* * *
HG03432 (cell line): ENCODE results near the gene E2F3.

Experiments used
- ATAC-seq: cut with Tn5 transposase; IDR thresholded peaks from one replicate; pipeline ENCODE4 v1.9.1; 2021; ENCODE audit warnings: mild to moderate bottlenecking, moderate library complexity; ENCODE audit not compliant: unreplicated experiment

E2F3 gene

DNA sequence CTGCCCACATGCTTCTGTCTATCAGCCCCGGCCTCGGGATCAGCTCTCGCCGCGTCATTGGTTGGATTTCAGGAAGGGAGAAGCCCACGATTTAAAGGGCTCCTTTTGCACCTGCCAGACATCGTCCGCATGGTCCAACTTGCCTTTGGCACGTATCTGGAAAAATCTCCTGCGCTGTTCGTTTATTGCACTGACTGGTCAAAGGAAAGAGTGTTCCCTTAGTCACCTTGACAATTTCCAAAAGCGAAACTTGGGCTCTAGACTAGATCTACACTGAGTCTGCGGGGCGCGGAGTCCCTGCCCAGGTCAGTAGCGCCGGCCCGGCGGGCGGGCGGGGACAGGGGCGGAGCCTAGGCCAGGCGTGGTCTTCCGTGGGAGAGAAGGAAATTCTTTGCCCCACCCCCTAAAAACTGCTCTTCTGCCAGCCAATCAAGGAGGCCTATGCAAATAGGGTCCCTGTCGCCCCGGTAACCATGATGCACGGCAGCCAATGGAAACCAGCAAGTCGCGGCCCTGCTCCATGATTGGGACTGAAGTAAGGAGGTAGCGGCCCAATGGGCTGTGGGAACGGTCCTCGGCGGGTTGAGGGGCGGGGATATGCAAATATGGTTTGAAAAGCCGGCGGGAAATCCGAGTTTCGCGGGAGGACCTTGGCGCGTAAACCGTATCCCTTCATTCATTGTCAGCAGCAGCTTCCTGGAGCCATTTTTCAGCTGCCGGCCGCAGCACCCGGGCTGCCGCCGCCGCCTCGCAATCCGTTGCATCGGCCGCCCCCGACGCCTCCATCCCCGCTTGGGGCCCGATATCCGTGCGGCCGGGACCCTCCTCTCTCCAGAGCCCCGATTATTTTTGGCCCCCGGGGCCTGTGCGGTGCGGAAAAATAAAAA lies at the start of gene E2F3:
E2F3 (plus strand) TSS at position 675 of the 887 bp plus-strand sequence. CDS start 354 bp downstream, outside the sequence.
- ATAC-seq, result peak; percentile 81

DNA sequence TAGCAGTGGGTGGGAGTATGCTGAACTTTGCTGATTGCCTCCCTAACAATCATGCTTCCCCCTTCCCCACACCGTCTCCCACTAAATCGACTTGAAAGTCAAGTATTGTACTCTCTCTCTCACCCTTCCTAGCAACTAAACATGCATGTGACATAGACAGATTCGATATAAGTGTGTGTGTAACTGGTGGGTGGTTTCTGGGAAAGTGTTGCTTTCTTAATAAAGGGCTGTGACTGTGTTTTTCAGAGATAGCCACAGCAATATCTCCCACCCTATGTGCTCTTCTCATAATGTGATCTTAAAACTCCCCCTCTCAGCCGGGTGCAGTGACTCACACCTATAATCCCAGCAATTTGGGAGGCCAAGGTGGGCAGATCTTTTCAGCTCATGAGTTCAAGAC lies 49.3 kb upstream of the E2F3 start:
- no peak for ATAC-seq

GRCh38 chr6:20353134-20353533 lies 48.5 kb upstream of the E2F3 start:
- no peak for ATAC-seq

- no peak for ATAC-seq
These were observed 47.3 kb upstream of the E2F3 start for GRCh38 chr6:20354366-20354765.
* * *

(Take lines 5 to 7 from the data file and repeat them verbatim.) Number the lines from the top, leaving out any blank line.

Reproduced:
DNA sequence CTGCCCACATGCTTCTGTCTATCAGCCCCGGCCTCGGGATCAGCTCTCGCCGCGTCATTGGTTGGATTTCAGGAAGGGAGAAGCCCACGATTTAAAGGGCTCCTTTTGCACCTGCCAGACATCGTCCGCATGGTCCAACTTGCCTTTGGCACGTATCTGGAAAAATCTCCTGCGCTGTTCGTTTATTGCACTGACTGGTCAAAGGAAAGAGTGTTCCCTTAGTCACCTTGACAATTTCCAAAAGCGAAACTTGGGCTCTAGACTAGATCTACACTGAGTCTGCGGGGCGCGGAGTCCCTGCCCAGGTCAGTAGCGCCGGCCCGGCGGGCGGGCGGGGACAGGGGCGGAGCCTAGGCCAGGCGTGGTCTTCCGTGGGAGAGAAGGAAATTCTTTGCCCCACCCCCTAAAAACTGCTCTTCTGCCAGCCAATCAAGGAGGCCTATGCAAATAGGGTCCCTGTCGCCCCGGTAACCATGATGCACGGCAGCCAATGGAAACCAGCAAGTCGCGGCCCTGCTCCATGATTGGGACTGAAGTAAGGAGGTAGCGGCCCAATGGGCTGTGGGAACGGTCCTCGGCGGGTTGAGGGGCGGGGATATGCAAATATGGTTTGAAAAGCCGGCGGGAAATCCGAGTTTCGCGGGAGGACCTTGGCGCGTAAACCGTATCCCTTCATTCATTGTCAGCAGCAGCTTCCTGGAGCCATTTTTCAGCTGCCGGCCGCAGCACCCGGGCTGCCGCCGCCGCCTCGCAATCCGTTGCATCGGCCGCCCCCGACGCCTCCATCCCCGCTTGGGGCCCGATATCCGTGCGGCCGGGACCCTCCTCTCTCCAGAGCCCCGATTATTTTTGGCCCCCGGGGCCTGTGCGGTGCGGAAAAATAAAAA lies at the start of gene E2F3:
E2F3 (plus strand) TSS at position 675 of the 887 bp plus-strand sequence. CDS start 354 bp downstream, outside the sequence.
- ATAC-seq, result peak; percentile 81